Tuesday November 12, 2019
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India questions deportation of Indian students from US

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Washington: India questioned the deportation of some students from India when they came to the US with valid student visas to study at two Silicon Valley institutions which have denied being “blacklisted.

“There is definitely a glitch within the US system”, sources said pointing out that the US consulate in Hyderabad issued F-1 student visas and they carried the requisite I-20 forms issued by the educational institutions certifying their admission.

The Indian Embassy here has taken up the matter with the State Department, the National Security Council and the Department of Homeland Security. Their response is still awaited.

Sources also said that a couple of Indian consular officers who had gone to the San Francisco airport were not allowed to meet the Indian students who had been denied entry to the US and put back on flights to India.

On reports that some students had been denied entry because they had failed to satisfactorily answer immigration officers’ questions at the port of entry, sources said there could be one or two such cases, but wholesale deportation of students pointed to a problem in the US system itself.

The sources also pointed out that the 14 Indian students from India who were deported last week and 19 others not allowed to board their Air India flights to San Francisco had all sought admission to Silicon Valley University (SVU) in San Jose and Northwestern Polytechnic in Fremont.

The two schools, meanwhile, asserted that they had not been “blacklisted” and US Customs and Border Protection officers were just implementing stricter screening security measures, which are not specific to their students, but to all international students entering the US.

Advising all new and returning students to bring original documentation, SVU said, “there were rumours reported by the media in India stating that SVU is being targeted by the US Customs and Border Protection (CBP).”

This, it said, was “Due to the fact that there were some new SVU students being removed or deported back to India because they were not able to answer the questions adequately to the satisfaction of the inspectors at the port of entry.”

SVU said it did not “welcome those who intend to abuse their F-1 VISAs and have other intentions besides studying in our university.’

NPU president Peter Hsieh assured “students, families, and friends” that “my team and I are deeply concerned and doing our best to clear NPU’s name and fight for your rights.”

As “definitive proof that NPU is NOT blacklisted,” it provided “evidence of a sample of new students that continue to enter the US with F-1 visas with NPU as the designated school.”

“The samples show entry on the December 20, 21 and 22, which are all dates after the false information reported in the media in India,” it said.

Students flew on Emirates, Etihad, and Singapore Airlines, NPU said claiming “Most students had to go through secondary inspections, but a few did not (only 5 minutes of questioning).”

It had also demanded that Air India allow all NPU students to board and will contact any airline that causes such problems for our students.

It had also contacted US immigration officials and were seeking officials and media in India.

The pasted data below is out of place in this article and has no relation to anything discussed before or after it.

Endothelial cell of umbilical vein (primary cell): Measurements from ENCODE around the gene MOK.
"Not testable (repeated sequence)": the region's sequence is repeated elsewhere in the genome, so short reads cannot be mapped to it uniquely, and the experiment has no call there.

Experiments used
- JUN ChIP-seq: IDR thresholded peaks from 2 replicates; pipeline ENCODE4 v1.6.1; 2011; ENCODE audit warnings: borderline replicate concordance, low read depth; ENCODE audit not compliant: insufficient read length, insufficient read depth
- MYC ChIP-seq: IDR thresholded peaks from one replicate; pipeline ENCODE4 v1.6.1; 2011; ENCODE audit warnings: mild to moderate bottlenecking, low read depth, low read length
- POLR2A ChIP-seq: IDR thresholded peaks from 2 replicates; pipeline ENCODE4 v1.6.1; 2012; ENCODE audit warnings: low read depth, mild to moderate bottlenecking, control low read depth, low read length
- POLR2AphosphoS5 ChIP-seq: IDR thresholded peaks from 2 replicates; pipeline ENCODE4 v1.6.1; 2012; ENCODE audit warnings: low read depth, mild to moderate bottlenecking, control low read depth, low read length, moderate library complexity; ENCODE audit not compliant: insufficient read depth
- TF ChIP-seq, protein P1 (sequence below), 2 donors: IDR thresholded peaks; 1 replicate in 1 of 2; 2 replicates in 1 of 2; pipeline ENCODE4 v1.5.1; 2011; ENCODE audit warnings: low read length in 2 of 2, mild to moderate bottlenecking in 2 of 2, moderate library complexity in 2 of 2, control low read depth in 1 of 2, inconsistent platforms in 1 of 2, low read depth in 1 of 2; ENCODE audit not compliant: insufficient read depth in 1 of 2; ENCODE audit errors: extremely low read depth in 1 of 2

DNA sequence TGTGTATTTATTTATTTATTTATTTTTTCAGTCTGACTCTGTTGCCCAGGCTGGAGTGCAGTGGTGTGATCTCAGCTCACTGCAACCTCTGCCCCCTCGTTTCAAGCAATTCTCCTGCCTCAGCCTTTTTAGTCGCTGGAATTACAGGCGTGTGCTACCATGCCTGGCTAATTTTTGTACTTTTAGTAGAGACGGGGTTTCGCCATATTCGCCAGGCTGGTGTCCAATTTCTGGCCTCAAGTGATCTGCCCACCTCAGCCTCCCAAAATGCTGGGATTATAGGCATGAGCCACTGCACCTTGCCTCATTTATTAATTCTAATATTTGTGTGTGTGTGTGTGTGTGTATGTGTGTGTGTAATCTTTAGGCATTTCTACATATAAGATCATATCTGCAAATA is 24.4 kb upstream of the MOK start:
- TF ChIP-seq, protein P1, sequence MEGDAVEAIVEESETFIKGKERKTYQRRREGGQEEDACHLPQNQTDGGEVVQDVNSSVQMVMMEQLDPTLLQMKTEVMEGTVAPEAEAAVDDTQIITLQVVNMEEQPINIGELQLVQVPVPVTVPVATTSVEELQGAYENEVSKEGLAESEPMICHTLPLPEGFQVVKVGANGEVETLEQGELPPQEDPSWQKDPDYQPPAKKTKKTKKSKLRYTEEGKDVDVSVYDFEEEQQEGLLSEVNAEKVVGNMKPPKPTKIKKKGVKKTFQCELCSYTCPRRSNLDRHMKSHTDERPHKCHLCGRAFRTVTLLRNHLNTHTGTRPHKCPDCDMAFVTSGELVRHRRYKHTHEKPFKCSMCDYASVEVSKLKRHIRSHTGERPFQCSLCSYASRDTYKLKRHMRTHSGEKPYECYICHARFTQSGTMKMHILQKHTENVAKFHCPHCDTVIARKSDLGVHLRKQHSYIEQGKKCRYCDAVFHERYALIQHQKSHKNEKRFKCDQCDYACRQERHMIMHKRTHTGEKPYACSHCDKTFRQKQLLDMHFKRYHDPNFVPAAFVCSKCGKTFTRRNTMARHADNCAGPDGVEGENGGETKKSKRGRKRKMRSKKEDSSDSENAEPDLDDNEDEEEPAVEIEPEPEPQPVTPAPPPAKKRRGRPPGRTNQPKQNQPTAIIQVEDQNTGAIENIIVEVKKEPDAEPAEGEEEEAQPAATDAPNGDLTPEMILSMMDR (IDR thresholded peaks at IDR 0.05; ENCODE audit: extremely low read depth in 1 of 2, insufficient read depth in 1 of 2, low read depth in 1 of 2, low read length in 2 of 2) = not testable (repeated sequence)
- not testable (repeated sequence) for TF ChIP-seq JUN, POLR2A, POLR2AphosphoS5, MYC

“We have learned that a small percentage of international students are being sent back to India, but only those that fail their immigration interviews,” NPU said.(Arun Kumar, IANS)

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Microsoft to Implement California’s Digital Privacy Law Throughout the US

The European Union last year rolled out new privacy regulations for its citizens called the GDPR, but the US doesn't have a similar law

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FILE - A sign for Microsoft is seen on a building in Cambridge, Massachusetts, March 18, 2017. VOA

Microsoft has announced to implement California’s digital privacy law, that comes into effect from January 1, 2020, throughout the US.

In a blog post, the tech giant said the California Consumer Privacy Act (CCPA) marks an important step towards providing people with more robust control over their data in the US.

“It also shows that we can make progress to strengthen privacy protections in this country at the state level even when Congress can’t or won’t act,” Julie Brill, Microsoft’s chief privacy officer, said on Monday.

The CCPA allows people to request that data be deleted and gives them the opportunity to opt out of having their information sold to a third party.

In 2018, Microsoft voluntarily extended the core data privacy rights included in the European Union’s General Data Protection Regulation (GDPR) to customers around the world, not just to those in the EU who are covered by the regulation.

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FILE – Microsoft Corp. signage is seen outside the Microsoft Visitor Center in Redmond, Washington, July 3, 2014. VOA

“Similarly, we will extend CCPA’s core rights for people to control their data to all our customers in the US,” it said.

More than 25 million people around the world, including over 10 million people in the US, have used Microsoft’s privacy dashboard to understand and control their personal data.

Also Read: Apple Mulling to Release its First AR Headset by the Year 2022

Under CCPA, companies must be transparent about data collection and use, and provide people with the option to prevent their personal information from being sold.

“Microsoft will continue to monitor those changes, and make the adjustments needed to provide effective transparency and control under CCPA to all people in the US,” Brill said.

The European Union last year rolled out new privacy regulations for its citizens called the GDPR, but the US doesn’t have a similar law. (IANS)